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If a CW-complex is contractible, then it strongly deformation retracts onto the inclusion of a point.

However for general spaces it is well-known that just because a space is contractible, it does not follow that it strongly deformation retracts to a point. Here I am using the Wikipedia terminology. An example can be found in Hatcher's "Algebraic Topology" (pg18) (see this question). But of course this example is a bit pathological.

I am wondering just how bad these examples have to be?

A nice class of spaces which is much more general that CW-complexes, but discards many pathological examples is the class of $\Delta$-generated spaces. For example the $\Delta$-generation of the rationals or the cantor sets are just discrete sets. Such spaces disappear in the $\Delta$-generated category, and so does Hatcher's counter example.

Is there an example of a contractible $\Delta$-generated space which fails to deformation retract onto a point?

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  • $\begingroup$ Maybe general topology tag? $\endgroup$ – Fernando Muro May 7 '15 at 20:17
  • $\begingroup$ Just to be clear? Are you asking for a contractible space and a point in it such that there is no deformation retraction or for a space that does not deformation retract to any point in it? I assume its the latter. $\endgroup$ – HenrikRüping May 8 '15 at 4:28
  • $\begingroup$ Of course an example of the latter kind would be ideal, but I would also be interested in an example of the former kind. $\endgroup$ – Chris Schommer-Pries May 8 '15 at 7:34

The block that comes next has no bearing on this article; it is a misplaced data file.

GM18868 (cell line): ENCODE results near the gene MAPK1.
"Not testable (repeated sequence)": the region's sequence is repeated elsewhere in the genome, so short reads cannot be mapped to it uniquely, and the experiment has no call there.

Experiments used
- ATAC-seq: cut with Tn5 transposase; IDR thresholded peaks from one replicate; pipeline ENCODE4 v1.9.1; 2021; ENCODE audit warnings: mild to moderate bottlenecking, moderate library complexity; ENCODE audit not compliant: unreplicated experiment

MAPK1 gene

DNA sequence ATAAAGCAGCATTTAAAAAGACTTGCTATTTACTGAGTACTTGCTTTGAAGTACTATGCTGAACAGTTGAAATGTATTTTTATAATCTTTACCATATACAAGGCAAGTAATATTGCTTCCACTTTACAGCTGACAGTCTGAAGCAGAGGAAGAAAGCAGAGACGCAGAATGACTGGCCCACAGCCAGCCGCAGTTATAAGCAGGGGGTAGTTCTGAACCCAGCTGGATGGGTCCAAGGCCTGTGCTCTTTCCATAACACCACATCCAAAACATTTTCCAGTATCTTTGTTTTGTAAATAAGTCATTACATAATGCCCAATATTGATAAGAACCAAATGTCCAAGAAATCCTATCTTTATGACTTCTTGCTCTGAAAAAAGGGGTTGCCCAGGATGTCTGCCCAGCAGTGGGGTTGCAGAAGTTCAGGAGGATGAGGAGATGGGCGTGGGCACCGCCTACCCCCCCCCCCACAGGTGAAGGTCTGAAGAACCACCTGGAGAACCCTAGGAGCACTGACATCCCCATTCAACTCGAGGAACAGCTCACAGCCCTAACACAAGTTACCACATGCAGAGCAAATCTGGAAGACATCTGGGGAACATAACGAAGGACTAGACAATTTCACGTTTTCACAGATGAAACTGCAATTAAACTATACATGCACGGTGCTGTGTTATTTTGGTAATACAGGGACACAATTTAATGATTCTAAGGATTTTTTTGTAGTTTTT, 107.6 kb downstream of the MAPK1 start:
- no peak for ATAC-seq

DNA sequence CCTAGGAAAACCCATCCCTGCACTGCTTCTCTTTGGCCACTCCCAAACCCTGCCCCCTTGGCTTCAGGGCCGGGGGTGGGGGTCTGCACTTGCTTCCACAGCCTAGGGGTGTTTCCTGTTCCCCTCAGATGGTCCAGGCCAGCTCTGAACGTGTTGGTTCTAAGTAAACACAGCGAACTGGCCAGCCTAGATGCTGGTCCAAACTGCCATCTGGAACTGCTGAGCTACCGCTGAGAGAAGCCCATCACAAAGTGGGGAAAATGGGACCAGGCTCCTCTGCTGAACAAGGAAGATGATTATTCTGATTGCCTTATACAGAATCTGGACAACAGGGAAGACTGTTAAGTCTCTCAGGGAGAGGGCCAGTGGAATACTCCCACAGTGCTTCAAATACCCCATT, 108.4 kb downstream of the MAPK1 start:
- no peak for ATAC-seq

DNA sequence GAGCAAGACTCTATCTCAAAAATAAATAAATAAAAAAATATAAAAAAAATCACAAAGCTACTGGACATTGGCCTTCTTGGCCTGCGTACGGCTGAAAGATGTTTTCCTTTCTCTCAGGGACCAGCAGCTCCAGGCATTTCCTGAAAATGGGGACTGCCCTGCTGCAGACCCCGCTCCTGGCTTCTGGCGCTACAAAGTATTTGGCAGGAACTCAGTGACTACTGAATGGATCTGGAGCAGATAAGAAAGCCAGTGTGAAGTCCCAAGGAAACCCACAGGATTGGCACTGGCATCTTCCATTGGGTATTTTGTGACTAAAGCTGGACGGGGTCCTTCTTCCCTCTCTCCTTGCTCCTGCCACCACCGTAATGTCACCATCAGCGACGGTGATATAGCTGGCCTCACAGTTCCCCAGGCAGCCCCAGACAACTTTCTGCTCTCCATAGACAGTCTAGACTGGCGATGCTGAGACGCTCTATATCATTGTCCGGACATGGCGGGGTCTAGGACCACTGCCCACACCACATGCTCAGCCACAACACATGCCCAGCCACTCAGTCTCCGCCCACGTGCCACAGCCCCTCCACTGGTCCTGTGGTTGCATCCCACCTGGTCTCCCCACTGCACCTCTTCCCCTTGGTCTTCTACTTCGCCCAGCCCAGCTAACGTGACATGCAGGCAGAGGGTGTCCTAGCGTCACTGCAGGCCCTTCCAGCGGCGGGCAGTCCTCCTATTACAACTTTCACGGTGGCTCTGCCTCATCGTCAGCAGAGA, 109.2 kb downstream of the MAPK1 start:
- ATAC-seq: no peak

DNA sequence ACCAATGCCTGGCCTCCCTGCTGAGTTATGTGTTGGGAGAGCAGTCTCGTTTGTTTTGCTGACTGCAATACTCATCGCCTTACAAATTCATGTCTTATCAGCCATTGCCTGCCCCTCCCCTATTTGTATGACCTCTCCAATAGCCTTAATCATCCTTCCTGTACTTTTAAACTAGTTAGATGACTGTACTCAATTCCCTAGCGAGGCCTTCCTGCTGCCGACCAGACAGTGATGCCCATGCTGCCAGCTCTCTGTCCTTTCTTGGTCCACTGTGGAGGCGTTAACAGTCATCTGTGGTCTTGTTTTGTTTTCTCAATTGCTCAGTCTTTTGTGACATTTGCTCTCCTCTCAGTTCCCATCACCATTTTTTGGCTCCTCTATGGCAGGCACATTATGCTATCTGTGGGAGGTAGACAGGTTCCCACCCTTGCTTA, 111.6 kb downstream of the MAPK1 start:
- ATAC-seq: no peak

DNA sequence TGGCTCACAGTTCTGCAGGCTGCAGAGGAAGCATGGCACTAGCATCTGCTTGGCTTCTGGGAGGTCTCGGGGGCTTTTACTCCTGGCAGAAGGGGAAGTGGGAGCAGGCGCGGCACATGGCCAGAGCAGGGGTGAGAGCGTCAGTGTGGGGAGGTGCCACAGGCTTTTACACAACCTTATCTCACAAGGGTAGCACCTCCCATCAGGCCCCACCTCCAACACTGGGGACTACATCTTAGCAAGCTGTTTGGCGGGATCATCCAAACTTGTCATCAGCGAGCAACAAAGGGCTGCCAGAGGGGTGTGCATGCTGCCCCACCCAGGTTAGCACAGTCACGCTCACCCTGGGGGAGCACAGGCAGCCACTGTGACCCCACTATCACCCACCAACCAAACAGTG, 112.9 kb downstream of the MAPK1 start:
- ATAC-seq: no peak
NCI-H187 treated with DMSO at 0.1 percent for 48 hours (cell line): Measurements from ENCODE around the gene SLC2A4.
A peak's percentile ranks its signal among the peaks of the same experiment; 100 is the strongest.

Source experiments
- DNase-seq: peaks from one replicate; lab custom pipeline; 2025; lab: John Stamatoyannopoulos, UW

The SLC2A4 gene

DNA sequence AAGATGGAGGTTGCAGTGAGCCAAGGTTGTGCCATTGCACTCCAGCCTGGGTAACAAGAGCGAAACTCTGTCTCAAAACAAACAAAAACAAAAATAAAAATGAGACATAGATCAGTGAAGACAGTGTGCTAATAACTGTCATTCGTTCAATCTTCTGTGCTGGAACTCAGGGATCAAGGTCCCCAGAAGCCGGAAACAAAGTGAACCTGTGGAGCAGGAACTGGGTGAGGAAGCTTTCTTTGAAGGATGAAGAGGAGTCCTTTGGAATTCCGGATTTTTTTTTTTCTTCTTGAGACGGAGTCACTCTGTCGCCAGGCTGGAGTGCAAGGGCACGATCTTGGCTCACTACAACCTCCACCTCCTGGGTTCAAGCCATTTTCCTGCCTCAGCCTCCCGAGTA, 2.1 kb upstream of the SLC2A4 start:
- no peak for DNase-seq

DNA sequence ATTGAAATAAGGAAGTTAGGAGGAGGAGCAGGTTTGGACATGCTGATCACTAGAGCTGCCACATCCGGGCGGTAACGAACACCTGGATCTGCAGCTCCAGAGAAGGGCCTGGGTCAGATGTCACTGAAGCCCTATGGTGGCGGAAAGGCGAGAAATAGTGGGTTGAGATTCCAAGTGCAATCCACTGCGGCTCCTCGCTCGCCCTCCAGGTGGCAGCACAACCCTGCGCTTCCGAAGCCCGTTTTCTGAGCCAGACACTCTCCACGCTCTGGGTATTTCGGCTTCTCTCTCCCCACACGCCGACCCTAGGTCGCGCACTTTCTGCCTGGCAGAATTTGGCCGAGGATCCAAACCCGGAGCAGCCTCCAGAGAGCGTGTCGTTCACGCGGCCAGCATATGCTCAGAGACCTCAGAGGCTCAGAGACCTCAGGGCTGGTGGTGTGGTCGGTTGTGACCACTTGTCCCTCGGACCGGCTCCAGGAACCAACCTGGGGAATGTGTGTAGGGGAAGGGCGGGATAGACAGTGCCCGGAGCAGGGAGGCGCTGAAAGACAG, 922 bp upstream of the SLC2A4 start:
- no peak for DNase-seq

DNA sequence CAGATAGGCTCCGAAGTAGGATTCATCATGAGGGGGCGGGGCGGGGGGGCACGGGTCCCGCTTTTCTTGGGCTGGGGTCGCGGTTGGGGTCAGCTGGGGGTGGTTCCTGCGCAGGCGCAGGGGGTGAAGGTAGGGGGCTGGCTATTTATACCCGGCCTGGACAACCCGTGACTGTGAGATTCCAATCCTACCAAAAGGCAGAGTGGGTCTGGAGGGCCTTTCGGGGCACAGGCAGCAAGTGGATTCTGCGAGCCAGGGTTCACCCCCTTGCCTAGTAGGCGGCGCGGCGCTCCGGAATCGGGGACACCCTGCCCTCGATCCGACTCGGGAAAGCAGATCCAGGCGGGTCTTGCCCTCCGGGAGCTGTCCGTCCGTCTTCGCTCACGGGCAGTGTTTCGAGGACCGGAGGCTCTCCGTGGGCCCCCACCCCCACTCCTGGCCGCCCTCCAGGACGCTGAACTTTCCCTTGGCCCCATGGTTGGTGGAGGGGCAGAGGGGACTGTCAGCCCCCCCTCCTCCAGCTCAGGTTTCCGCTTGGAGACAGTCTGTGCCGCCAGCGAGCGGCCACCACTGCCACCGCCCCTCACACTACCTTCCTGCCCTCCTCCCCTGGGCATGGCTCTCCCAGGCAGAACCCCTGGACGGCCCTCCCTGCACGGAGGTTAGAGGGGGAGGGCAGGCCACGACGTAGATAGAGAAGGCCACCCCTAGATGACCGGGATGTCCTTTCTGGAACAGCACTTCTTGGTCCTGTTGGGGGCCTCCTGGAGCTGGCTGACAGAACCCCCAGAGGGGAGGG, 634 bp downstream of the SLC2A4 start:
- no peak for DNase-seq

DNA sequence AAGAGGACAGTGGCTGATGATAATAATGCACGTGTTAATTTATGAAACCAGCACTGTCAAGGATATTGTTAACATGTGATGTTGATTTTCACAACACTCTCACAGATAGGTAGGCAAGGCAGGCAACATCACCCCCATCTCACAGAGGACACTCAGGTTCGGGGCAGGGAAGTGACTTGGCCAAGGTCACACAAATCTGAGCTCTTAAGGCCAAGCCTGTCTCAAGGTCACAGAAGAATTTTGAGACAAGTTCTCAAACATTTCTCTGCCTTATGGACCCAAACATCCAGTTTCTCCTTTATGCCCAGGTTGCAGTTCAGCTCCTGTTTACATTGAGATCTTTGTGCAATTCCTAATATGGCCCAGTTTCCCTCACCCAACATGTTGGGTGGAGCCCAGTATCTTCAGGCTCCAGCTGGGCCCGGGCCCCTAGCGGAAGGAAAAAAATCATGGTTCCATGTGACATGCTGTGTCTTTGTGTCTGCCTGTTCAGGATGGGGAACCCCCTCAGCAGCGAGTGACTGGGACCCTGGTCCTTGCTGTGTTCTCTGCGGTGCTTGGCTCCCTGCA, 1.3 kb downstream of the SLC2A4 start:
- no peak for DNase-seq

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    $\begingroup$ The interval with two endpoints $\left([0,1]\times\{a,b\}\right)/ \left((x,a)\sim (x,b)\text{ if }x\ne 0\right)$ is an example of the former kind. $\endgroup$ – Gabriel C. Drummond-Cole May 8 '15 at 9:06
  • $\begingroup$ I haven't checked but perhaps Gabriel's example generalizes to something like $\{ (x, y) \in [0,\infty)^2 \mid y \le x\} / ((x, y) \sim (x, y')\text{ if } y, y' < x)$. $\endgroup$ – Karol Szumiło May 8 '15 at 14:54
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I believe the "complete feather", a non-hausdorff $1$-manifold due to Haefliger and Reeb, is such an example. It is a simple generalization of Gabriel C. Drummond-Cole example of the interval with two endpoints. Actually, we discuss it in

Mathieu Baillif, Alexandre Gabard, Manifolds: Hausdorffness versus homogeneity, Proceedings of the American Mathematical Society 136 no 3 (2008) pp 1105–1111, doi:10.1090/S0002-9939-07-09100-9, arXiv:math/0609098.

(sorry for the self-promotion). This space is $\Delta$-generated, if I am not mistaken.

Say that a space $X$ is locally strongly contractible if each point $x\in X$ has a neighborhood which strongly deformation retracts to $x$. (The retraction needs to be defined only in the neighborhood, not the whole space.) David Gauld proved long ago the following theorem: If a space $X$ is locally strongly contractible, contractible to a point $p$, and completely regular at $p$, then $X$ strongly deformation retracts to $p$. The complete feather shows that you cannot drop entirely the "completely regular" assumption.

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  • $\begingroup$ The complete feather is a quotient of a Delta-generated space (a disjoint union of real lines) by an equivalence relation so it's Delta-generated. $\endgroup$ – Gabriel C. Drummond-Cole May 10 '15 at 18:35

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